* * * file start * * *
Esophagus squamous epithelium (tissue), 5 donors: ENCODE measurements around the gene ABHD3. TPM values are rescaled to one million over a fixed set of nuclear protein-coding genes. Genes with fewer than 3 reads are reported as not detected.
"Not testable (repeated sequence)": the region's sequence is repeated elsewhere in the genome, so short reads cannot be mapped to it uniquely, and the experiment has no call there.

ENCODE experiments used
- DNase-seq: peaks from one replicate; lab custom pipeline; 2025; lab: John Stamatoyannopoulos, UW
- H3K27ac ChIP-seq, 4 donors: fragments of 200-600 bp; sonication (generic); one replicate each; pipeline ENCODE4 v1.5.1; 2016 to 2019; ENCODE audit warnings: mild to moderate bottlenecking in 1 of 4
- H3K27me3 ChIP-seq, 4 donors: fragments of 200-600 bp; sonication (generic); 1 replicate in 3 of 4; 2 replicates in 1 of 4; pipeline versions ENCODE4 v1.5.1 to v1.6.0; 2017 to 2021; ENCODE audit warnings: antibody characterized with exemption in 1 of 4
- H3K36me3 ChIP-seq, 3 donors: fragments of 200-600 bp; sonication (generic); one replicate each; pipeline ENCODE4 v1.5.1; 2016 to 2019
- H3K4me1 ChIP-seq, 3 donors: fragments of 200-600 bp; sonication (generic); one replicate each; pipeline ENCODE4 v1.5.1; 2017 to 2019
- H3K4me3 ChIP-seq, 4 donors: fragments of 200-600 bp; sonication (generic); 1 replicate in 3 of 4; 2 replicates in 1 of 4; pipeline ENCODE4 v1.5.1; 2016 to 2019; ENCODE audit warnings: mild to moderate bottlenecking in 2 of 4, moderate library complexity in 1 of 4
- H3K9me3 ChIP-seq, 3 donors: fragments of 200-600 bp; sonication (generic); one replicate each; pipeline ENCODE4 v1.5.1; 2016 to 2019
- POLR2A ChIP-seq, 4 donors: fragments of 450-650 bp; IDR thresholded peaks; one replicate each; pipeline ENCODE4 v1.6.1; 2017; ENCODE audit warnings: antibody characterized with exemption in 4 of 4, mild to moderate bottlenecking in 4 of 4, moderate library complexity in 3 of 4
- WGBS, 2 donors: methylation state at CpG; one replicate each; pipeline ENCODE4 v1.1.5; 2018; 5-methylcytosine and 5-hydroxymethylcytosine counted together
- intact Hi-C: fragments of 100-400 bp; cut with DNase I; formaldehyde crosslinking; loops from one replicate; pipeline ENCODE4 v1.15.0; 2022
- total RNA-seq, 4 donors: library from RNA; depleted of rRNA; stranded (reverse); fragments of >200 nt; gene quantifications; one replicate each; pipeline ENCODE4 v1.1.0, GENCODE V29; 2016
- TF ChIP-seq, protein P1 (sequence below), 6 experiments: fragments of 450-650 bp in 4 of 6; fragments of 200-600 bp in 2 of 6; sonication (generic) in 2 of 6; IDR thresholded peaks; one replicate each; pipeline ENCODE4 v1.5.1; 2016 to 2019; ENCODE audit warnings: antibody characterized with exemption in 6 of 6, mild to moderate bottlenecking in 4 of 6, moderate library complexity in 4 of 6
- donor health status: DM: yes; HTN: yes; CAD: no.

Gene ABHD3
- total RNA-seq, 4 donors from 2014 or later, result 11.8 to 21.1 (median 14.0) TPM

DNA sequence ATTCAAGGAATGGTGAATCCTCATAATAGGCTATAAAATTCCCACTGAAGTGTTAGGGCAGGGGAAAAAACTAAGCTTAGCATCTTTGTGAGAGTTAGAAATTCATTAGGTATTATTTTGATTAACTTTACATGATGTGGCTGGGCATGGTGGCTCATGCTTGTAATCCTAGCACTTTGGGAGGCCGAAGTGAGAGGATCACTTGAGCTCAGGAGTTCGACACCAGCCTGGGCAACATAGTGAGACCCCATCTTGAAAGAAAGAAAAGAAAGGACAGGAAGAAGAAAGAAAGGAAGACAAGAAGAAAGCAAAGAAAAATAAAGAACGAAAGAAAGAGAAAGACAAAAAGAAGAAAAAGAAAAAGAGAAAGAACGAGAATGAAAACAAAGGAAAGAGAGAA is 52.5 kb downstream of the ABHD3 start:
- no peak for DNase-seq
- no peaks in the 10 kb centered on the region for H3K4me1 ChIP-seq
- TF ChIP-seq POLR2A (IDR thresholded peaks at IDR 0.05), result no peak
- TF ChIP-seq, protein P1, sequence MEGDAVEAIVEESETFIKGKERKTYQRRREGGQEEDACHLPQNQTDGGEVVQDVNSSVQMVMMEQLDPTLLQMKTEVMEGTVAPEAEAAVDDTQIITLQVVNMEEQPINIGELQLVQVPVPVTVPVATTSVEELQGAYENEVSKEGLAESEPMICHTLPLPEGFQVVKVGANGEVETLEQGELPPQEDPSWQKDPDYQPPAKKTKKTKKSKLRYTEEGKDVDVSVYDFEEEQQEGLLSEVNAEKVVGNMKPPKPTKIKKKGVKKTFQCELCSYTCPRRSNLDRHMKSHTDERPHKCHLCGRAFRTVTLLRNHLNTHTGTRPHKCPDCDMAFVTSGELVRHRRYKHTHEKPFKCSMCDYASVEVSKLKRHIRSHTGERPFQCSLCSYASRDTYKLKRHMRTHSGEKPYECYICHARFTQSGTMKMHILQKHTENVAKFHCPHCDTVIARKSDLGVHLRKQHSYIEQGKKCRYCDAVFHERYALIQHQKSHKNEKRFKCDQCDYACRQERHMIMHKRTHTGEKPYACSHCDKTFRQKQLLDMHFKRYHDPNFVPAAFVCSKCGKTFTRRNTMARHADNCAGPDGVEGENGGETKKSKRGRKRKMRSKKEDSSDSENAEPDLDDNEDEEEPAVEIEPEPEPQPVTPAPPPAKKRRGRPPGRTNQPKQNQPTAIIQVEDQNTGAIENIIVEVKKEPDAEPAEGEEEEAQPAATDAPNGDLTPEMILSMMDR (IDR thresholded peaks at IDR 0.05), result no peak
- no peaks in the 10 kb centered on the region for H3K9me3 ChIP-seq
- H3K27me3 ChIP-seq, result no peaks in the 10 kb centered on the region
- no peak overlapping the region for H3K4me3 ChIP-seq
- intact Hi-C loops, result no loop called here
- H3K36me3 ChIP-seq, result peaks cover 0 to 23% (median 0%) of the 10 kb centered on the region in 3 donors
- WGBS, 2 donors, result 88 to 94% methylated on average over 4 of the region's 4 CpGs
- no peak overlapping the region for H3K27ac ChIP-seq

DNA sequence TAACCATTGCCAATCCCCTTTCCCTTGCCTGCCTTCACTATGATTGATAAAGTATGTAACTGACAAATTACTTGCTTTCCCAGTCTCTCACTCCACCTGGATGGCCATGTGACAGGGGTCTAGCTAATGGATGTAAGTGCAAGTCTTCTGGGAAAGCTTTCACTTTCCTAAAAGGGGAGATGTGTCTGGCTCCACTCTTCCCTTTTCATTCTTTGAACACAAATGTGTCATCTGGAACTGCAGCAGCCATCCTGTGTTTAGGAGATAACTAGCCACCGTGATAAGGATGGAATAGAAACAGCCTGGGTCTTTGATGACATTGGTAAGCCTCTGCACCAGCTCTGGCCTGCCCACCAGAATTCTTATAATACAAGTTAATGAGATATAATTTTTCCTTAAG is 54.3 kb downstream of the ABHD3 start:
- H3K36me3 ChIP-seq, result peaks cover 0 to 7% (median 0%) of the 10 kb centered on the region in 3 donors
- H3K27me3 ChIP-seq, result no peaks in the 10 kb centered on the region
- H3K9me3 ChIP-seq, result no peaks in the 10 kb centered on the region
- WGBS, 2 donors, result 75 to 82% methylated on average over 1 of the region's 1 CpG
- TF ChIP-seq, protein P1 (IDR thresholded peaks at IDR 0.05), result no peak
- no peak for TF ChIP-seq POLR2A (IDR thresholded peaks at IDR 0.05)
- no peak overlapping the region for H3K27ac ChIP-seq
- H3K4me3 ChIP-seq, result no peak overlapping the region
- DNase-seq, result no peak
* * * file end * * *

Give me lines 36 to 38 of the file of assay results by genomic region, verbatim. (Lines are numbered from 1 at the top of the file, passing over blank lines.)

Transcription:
- TF ChIP-seq, protein P1 (IDR thresholded peaks at IDR 0.05), result no peak
- no peak for TF ChIP-seq POLR2A (IDR thresholded peaks at IDR 0.05)
- no peak overlapping the region for H3K27ac ChIP-seq